Survivors, Family Of Victims Of Gun Violence Demand Plan Of Action
DENVER (CBS4)– The survivors and family members of victims of the Aurora theater shooting and Columbine High School shooting demanded a plan of action at the state Capitol on Friday.
They joined state Rep. Rhonda Fields and Sen. Morgan Carroll. Both are Democrats representing Aurora.
Fields and Carroll represent the district where the gunman shot and killed 12 people and injured 58 others on July 20 inside the Century 16 Theater.
The mother and uncle of 18-year-old A.J. Boik said during an emotional appearance at the state Capitol that it’s important to take action on gun control now and that it’s a conversation that should have happened years ago.
“For us not to do anything and say we need more guns and we need firearms out there is foolish right now. We need to change our society but we need the framework of where we’re going to live,” said Boik’s uncle David Hoover, who is a Lakewood police officer. “We want to prevent someone else from standing behind this podium from telling you what a wonderful loved one they had. It’s a shame.”
They spoke along side the Democratic lawmakers who have signaled that they will be introducing gun control legislation. One possibility includes a ban on assault weapons.
“If you’re going to respect law-abiding citizens right to own firearms that only works if you in fact do have a way of keeping weapons out of the hands of criminals and dangerous folks,” said Carroll.
Gov. John Hickenlooper has already called for a mechanism to more directly address mental health issues in Colorado in regards to gun ownership.
Following the morning’s moment of silence and bell ringing for the victims of the Sandy Hook Elementary School in Newtown, Conn., the victims families called for an end to the silence and demand Colorado and national leaders take serious and decisive steps to end gun violence.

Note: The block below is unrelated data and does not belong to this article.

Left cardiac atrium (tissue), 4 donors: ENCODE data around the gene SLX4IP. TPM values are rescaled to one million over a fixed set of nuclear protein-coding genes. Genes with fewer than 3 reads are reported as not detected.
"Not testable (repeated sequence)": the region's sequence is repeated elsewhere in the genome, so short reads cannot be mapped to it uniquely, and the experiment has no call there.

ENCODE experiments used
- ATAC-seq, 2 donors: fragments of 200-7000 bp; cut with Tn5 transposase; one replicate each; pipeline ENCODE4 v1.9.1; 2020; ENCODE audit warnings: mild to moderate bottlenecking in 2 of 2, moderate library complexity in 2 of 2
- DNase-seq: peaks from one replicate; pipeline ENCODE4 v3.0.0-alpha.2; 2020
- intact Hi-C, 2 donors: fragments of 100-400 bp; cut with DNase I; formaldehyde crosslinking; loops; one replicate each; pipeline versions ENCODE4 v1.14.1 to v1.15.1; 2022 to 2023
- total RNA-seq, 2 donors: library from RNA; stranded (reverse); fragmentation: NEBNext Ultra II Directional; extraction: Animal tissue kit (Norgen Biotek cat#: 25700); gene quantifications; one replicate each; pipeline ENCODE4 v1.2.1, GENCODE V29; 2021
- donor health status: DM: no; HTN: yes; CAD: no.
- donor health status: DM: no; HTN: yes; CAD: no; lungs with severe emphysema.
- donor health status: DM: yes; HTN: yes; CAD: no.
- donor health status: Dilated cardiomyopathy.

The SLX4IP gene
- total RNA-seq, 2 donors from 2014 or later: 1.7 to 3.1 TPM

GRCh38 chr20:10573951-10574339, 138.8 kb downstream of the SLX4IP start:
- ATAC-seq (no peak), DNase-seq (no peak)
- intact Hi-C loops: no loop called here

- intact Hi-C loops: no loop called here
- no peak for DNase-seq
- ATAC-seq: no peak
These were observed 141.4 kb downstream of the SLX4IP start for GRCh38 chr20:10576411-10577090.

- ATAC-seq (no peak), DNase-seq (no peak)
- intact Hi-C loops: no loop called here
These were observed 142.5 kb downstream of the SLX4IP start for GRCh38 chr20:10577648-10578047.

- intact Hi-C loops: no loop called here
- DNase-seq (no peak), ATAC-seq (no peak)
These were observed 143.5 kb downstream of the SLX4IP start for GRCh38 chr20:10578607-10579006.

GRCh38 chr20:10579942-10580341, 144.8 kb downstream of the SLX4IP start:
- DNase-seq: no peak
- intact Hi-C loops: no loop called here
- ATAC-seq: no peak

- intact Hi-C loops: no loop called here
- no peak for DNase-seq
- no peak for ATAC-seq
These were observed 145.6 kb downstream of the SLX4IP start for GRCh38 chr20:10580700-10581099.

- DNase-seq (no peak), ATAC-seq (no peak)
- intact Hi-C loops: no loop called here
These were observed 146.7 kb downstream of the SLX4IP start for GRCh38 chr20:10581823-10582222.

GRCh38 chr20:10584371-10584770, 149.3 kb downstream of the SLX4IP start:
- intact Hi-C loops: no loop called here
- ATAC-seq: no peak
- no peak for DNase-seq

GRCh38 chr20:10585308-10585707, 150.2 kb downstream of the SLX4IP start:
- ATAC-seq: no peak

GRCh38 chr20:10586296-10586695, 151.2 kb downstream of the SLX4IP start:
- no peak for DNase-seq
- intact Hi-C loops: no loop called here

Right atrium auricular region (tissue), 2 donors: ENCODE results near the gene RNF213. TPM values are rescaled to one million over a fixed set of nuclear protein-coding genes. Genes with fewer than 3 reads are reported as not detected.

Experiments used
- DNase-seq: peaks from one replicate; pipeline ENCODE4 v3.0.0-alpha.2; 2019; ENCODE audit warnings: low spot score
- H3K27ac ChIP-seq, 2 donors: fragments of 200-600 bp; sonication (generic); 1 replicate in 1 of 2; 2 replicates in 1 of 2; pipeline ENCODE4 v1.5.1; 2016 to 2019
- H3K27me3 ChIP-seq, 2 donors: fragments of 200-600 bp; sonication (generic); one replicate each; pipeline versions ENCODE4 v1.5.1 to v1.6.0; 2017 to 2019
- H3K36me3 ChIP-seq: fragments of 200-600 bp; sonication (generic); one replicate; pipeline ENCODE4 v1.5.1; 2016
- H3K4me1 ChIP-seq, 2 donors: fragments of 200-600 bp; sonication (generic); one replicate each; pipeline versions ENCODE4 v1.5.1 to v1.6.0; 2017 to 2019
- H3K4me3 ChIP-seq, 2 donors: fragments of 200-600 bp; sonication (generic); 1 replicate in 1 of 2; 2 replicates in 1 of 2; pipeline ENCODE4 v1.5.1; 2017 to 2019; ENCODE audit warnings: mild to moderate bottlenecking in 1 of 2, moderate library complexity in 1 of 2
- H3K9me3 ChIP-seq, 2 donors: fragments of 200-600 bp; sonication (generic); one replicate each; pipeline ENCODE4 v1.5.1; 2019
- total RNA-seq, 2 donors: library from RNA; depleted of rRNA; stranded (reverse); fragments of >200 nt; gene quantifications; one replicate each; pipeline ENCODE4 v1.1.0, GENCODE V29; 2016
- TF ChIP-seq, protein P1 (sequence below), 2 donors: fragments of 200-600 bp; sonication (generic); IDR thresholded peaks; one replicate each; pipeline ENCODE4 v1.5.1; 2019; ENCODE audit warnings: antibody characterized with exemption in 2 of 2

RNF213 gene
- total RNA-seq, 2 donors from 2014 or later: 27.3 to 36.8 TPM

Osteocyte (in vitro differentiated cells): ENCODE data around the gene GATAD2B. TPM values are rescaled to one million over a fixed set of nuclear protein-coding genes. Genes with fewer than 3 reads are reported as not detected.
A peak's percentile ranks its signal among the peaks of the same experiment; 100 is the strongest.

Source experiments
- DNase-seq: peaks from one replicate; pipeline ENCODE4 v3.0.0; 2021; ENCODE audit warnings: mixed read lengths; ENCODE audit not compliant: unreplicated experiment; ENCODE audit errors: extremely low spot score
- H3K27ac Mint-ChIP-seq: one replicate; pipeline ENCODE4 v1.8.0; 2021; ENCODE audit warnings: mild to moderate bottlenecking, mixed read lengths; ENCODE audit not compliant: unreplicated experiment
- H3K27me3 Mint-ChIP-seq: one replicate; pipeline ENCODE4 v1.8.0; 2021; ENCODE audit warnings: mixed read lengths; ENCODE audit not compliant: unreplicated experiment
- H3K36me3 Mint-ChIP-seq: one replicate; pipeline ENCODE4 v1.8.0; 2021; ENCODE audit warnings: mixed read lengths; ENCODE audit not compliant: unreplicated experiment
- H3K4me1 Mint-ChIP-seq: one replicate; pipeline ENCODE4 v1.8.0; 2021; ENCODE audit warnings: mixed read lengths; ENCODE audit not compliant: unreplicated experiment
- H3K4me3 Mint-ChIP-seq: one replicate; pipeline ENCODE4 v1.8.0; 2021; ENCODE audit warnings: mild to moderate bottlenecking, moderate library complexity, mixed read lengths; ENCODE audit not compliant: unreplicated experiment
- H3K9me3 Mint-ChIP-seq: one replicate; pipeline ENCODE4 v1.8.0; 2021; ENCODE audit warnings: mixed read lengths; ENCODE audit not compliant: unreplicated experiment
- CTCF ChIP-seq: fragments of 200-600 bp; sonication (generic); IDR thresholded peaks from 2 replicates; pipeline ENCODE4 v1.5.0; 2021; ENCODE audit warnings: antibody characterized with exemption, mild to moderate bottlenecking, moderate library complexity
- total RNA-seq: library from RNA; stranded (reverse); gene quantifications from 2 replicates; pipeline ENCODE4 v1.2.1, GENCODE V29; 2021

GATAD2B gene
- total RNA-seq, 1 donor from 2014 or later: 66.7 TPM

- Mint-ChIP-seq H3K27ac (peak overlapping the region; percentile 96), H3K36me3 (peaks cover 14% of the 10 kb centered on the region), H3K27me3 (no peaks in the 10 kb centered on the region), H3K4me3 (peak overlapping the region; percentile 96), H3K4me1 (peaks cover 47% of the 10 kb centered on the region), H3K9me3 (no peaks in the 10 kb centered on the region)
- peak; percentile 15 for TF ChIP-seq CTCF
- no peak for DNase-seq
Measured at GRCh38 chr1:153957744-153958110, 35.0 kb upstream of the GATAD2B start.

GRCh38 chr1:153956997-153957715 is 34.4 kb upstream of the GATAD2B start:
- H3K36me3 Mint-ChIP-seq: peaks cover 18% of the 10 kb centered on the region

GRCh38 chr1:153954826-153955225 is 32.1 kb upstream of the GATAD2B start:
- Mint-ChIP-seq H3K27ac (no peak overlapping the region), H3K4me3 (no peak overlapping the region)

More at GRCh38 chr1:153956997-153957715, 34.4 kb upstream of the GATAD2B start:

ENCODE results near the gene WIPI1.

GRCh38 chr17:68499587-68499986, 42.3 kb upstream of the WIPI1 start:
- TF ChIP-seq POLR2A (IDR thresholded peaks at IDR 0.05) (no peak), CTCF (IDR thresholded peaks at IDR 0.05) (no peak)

The moment of silence was 9:30 a.m. Friday at the City County Building in downtown Denver to coincide with other moments of silence nationwide.
Earlier Friday morning the National Rifle Association took a different tone, calling for more armed citizens.
“We must give them the greatest level of protection possible. And that security is only available with properly trained, armed good guys,” said NRA CEO Wayne LaPierre.
The gun lobby blamed the media for inciting a culture of violence.
The NRA said one solution is to have an armed police officer in every school.
“Simply adding more guns is not going to solve the problem,” said Carroll. “When you increase the influx of people who have guns without fixing the infrastructure you’re going to make the problem worse.”
State lawmakers will most likely discuss how people obtain access to guns during the 2013 Legislative session that begins next month. They will also likely entertain any idea that balances the Second Amendment and public safety.
“If we do nothing from this day forward we are all complicit to what happens beyond this day,” said Hoover.
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